Even more concerning is the threat of a new coronavirus in the future that could be both highly transmissible and highly lethal. In addition, the emergence of new SARSCoV-2 variants may further jeopardize the significant protection provided by current vaccines against severe disease and death.
The CVR confronts these extraordinary threats with a detailed, comprehensive and coordinated plan to accelerate the development of long-lasting, broadly protective coronavirus vaccines capable of preventing severe disease and death, and potentially protect against infection and transmission. The CVR further emphasizes the goal that future broadly protective vaccines must be suitable for all regions worldwide, including remote areas and low- and middle-income countries.
“We may want to be done with coronaviruses, but coronaviruses are not done with us. At this point in history, complacency is our greatest enemy,” said Linfa Wang, PhD, professor with the Emerging Infectious Diseases Programme at Duke-NUS Medical School and executive director of the Program for Research in Epidemic Preparedness and Response (PREPARE), Singapore. “It is critical that we start now to develop vaccines that are future-ready for coronaviruses circulating in animals now, that might infect humans and cause pandemics in the future such as SARS-CoV-3 and beyond.”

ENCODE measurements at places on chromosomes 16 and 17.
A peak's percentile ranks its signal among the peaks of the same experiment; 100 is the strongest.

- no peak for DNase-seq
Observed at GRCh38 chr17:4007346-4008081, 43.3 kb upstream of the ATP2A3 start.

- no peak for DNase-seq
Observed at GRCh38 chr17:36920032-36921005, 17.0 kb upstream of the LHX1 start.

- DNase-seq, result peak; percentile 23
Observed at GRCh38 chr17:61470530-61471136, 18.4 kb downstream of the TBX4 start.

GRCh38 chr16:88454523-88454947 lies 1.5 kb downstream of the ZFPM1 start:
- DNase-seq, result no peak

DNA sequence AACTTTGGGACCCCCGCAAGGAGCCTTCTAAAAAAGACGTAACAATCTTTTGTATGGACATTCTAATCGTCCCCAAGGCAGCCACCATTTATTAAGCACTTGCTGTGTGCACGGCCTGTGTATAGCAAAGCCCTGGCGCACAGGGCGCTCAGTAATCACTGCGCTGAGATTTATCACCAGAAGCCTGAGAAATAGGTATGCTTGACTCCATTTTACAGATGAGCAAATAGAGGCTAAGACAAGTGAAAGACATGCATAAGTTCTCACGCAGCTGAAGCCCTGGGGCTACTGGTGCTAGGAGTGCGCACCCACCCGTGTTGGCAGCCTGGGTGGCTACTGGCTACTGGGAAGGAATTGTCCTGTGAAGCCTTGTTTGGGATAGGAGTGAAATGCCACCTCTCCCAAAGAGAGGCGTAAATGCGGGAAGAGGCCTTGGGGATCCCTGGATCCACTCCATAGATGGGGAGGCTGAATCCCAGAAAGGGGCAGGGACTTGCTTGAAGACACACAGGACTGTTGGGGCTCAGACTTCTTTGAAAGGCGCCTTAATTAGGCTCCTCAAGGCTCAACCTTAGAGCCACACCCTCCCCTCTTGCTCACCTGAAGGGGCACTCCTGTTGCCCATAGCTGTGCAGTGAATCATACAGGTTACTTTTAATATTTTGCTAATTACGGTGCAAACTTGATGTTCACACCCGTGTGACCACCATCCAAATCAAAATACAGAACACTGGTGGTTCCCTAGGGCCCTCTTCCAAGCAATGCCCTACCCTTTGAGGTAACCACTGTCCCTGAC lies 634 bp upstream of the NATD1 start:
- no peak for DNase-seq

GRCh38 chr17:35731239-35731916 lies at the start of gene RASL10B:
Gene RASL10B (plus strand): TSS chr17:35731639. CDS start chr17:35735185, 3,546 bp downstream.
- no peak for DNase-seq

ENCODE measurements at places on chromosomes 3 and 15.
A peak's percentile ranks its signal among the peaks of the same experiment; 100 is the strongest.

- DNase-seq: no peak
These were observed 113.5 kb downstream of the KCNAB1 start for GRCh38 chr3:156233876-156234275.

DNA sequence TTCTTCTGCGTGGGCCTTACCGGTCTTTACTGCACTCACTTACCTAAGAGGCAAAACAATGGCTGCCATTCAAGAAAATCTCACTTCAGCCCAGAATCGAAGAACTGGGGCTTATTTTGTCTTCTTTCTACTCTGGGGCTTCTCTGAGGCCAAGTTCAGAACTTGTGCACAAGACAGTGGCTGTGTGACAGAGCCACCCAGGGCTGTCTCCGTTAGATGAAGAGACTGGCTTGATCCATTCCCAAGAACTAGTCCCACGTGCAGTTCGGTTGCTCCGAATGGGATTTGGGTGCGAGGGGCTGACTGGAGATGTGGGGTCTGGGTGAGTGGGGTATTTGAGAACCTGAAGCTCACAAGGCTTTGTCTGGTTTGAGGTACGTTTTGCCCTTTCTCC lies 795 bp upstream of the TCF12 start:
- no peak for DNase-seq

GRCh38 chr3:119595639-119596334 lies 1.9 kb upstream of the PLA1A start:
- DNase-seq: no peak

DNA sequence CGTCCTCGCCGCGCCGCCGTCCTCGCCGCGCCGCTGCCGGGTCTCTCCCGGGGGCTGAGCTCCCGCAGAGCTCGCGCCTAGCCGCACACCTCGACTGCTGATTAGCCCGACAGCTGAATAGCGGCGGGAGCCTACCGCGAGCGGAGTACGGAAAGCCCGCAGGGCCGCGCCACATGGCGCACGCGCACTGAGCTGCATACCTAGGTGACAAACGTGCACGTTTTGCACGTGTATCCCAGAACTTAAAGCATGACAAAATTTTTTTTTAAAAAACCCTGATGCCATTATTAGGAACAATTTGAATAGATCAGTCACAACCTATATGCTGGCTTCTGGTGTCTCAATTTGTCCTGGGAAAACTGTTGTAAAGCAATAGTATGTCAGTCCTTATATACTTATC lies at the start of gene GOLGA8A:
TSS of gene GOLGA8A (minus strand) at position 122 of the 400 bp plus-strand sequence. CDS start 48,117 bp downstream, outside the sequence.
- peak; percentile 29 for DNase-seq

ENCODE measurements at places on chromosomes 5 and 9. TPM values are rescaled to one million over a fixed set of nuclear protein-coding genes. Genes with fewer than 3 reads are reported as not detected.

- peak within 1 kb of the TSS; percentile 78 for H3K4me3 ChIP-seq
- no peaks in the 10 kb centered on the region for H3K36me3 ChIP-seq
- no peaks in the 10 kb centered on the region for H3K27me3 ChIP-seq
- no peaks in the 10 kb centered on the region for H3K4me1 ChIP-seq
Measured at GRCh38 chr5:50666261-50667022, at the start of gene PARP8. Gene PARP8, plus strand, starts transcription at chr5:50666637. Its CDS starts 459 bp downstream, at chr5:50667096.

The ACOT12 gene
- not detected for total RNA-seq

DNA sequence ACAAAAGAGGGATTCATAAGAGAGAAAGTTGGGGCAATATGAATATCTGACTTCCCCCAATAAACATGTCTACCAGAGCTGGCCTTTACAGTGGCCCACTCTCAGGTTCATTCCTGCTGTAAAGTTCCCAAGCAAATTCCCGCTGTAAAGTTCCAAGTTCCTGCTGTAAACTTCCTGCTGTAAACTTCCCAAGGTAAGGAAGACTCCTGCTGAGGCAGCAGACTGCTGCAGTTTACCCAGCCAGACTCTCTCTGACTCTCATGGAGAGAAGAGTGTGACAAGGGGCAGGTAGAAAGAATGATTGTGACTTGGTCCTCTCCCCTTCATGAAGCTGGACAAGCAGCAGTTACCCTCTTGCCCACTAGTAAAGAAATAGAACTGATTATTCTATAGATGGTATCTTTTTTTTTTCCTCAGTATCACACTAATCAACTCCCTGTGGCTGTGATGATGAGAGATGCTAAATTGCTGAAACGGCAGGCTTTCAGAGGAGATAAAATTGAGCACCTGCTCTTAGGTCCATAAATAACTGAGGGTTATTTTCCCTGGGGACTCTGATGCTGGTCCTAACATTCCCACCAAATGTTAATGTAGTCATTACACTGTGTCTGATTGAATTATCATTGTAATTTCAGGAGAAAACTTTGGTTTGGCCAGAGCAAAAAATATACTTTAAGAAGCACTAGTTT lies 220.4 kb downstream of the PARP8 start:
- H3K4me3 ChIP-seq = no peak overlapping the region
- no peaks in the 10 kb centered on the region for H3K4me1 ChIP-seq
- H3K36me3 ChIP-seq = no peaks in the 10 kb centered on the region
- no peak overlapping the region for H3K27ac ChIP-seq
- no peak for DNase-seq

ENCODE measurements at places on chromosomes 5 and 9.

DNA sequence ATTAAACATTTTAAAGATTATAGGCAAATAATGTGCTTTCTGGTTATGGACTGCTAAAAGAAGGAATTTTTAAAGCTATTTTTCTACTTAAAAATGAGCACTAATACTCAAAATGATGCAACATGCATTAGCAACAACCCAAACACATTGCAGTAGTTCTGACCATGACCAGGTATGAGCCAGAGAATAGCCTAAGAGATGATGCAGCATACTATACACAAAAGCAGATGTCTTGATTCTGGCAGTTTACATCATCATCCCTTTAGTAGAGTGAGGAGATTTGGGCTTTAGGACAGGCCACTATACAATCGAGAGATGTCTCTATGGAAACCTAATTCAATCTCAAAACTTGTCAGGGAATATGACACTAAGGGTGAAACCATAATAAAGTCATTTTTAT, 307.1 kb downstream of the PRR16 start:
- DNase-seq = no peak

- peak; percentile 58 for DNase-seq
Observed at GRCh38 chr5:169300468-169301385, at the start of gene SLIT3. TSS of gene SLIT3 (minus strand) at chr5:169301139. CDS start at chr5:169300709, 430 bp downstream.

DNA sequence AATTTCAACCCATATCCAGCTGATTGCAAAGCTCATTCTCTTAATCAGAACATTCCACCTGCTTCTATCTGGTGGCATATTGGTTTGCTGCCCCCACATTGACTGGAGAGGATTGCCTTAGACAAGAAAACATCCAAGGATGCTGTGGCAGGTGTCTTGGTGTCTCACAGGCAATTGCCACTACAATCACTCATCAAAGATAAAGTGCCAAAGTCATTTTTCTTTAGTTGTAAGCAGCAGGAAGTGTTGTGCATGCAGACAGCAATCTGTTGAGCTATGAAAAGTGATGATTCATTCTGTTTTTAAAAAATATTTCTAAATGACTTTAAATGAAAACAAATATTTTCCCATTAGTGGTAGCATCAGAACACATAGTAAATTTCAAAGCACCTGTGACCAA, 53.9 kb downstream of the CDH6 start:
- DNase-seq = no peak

The report highlights different paths to success. One approach could involve a stepwise process, starting with vaccines to protect against variants of SARS-CoV-2. Another approach could focus on vaccines capable of protecting against multiple types of coronaviruses, including those likely to spill over from animals to humans in the future.
The CVR summarizes key barriers and gaps and outlines specific goals and milestones for advancing broadly protective coronavirus vaccines. The work is organized into five topic areas: Virology, Immunology. Vaccinology, Animal and human infection models for vaccine research, and Policy and financing.
“Time and time again, we have seen that investment in science brings solutions: The COVID-19 pandemic galvanized the research community and advanced vaccine R&D efficiently and through broad collaborations,” said Bruce Gellin, MD, MPH, chief of global public health strategy at The Rockefeller Foundation. “The Coronavirus Vaccines R&D Roadmap charts a path to aggressively get ahead of new and emerging threats by prioritizing the development of vaccines that provide long-lasting immunity against a broad range of coronaviruses and are equitably available to all.”
“Now is the time not to sit back,” said Dan Barouch, MD, PhD, William Bosworth Castle Professor of Medicine at Harvard Medical School and director of the Center for Virology and Vaccine Research at Beth Israel Deaconess Medical Center, “but is a time to aggressively build on the science and networks forged during the COVID-19 pandemic to develop improved, next-generation coronavirus vaccines."
Drs. Osterholm, Gellin and Weller served as members of the CVR Steering Group; Drs. Wang and Barouch served as members of the CVR Taskforce.